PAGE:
Five Reasons Christians Should Attend an Iftar During Ramadan
by Martin Brooks
We’re all about gathering Muslims and Christians together in ways that foster relationship, and Ramadan is a great time to do that. Our Muslim friends are already gathering many evenings throughout the month to break their fasts together, and they often invite us into their space to share this meal with them.
Sometimes Christians are hesitant about the idea, though, perhaps fearing the unknown, not wanting to appear supportive of another religion, or even thinking that it’s wrong or naive to take people into mosques.
So here are a few reasons I think it’s important and valuable for Christians to attend an Iftar meal during Ramadan.
You want to be blessed. – Jesus said blessed are the peacemakers. You’re tired of hearing about hate crimes and shootings around the world. You believe Jesus offers hope for a better future, so you’re willing to risk being a peacemaker. Quoting from Psalm 34, Peter tells his readers to seek peace and pursue it (Ps. 34:14, 1 Peter 3:11). It’s simple obedience to actively pursue peace.
You’re serious about your faith – Remember that commandment about not bearing false witness? Let’s face it, there’s a lot of misinformation out there. Some people unintentionally quote and repeat things that are inaccurate. I remember reading Christian books about Islam that I now know were just plain wrong. Maybe the writers supposed that all 1.5 billion Muslims believe the same things, but when I actually sat down and talked to Muslims I realized that they didn’t believe what I had read in some of those books. We really need to talk to individual Muslims to learn what motivates and inspires them, rather than lumping everyone together. You can do that at a local iftar.
It’s what Jesus taught his disciples to do – Remember when Jesus took the disciples through Samaria and talked to the Samaritan woman at the well? He seemed to delight in stretching his disciples and showing love to people deemed to be unworthy of it. He touched lepers, ate with sinners, talked to women, and healed on the Sabbath. And what about the time he got the disciples in a boat to go to the region of the Gerasenes, where the Gentiles were raising pigs? If you follow Jesus, he’s likely to call you into some uncomfortable places, maybe places you’d rather not go but places where he wants to do some amazing things. If you read John 4 and Mark 5, I suspect you might see several parallels with attending an iftar.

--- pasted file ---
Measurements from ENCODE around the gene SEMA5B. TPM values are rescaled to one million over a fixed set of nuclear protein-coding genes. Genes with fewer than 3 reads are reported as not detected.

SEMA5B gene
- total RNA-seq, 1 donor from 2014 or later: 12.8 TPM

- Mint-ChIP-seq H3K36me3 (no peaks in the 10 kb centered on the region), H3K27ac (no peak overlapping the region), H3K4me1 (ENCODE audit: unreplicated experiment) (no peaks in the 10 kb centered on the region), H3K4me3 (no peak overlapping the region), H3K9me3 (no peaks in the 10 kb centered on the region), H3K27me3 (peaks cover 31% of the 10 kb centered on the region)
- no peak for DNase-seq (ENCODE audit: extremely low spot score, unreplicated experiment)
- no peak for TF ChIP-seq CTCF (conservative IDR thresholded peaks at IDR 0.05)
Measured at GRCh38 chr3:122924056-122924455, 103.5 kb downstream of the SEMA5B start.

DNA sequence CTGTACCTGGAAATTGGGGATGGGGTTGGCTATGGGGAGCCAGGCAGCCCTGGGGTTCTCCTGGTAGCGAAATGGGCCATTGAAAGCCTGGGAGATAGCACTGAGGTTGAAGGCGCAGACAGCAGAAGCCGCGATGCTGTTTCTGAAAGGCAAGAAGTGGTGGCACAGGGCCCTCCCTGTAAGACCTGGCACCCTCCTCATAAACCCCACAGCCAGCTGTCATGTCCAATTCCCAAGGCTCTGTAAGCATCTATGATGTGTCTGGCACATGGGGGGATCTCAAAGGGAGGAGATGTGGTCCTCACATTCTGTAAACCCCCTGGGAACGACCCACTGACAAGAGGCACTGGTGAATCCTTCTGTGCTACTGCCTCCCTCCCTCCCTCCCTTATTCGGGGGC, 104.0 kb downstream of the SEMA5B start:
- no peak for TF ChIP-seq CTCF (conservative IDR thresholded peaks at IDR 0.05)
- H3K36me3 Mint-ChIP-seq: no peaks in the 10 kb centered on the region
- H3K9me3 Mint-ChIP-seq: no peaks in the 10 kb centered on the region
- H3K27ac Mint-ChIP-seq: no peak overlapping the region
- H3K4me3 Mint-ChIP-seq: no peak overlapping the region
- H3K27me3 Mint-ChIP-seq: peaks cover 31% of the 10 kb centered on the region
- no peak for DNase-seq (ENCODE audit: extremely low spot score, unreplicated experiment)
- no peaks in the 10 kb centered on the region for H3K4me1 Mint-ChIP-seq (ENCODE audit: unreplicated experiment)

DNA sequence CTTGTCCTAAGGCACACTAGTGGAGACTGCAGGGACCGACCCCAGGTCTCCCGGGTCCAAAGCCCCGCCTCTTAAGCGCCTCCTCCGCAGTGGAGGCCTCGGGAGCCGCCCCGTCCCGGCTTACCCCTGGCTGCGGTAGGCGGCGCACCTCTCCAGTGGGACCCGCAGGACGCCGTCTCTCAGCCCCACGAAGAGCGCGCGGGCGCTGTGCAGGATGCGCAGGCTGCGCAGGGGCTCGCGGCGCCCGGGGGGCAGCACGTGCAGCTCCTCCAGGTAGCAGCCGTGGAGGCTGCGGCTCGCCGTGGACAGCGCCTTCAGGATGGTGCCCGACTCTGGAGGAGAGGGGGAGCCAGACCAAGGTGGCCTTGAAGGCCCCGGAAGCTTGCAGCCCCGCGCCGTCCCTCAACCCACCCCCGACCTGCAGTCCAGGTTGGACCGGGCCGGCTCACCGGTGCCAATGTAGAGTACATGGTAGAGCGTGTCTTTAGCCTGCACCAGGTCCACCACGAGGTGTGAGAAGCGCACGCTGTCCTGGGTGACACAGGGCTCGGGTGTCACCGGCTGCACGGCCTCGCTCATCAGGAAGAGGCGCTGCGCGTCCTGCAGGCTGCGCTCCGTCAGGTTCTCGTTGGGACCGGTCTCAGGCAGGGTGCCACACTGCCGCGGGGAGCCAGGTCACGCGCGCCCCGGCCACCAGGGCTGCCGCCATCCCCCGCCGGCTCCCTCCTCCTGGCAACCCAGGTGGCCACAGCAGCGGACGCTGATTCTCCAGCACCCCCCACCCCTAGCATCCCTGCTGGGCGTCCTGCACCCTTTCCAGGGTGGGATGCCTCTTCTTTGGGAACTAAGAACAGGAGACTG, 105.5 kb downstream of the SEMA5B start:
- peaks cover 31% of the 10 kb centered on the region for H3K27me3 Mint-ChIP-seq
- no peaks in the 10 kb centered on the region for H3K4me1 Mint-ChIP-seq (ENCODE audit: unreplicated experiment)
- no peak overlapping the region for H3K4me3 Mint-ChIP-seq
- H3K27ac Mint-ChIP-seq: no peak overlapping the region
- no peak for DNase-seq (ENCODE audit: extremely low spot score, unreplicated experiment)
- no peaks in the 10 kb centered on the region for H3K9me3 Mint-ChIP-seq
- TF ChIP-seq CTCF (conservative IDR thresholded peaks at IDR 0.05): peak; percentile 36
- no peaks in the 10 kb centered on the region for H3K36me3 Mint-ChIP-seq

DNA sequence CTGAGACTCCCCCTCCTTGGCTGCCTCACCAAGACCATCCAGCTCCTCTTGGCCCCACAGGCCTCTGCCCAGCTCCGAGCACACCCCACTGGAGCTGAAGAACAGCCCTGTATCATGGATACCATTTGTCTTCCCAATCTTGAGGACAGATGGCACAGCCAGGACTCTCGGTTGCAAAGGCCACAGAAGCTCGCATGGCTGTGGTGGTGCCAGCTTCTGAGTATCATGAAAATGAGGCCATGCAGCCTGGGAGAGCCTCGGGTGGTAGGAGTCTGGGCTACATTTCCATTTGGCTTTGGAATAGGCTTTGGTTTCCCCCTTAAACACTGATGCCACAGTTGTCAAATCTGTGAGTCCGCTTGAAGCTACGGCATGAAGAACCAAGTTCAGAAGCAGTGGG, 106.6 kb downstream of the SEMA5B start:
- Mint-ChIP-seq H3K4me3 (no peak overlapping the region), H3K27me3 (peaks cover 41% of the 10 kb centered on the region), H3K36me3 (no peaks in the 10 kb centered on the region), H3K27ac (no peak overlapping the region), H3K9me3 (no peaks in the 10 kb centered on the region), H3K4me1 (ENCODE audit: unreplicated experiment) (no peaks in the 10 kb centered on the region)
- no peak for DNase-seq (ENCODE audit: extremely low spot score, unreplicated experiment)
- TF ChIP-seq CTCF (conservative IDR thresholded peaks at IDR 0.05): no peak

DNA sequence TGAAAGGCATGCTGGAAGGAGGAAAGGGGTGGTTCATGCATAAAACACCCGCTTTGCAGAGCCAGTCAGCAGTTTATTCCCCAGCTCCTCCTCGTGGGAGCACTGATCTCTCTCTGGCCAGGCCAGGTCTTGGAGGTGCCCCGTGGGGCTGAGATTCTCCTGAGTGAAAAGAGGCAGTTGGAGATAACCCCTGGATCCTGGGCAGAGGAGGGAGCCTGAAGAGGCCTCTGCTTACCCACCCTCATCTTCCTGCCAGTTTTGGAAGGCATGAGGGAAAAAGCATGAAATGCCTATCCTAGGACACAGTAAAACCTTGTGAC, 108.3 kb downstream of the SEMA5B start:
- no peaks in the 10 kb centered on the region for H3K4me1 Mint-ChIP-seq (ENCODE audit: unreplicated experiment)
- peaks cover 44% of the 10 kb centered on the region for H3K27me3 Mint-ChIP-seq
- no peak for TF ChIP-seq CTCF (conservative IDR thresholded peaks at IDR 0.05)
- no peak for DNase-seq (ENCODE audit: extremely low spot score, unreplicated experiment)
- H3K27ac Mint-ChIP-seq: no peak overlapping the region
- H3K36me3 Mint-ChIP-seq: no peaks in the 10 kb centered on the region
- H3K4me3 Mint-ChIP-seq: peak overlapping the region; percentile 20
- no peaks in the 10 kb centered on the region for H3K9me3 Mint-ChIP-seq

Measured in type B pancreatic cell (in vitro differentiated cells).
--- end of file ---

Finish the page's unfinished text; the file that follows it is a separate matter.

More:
God created us to be in relationship – The consequences of the rebellion in the Garden of Eden include the breaking of relationships, not only between God and man but also between man and nature, and between man and man. The rebellion also brought death instead of abundant life, and God immediately set about to rectify this. As New Testament believers, Paul tells us that we too have been charged with the ministry of reconciliation (2 Cor. 5:18-20).
The food is great and the conversations are even better if you’re open to such things. Seriously, all faith traditions like to eat together: Passovers, church dinners, iftars. There’s something about sharing a meal together that facilitates relationships, and we can follow Jesus by breaking bread with our Muslim neighbors.
If you’re uncertain about what you might be getting into, Bloomberg shared a good factual summary of what happens during Ramadan, posing a series of common questions and answers. There are, however, even better questions to be asked and even more insightful things to learn. Some things can’t be learned from a distance. Some questions require a friend to ask, like, “Do you get headaches from not eating?” or “Does Ramadan make you feel close to God or are you just happy when it’s over?” or “Does God ever speak to you through dreams or visions?”
Attending an Iftar won’t solve all the world’s problems, but it’s a critical first step toward loving others and creating a world that’s more peaceful for us all.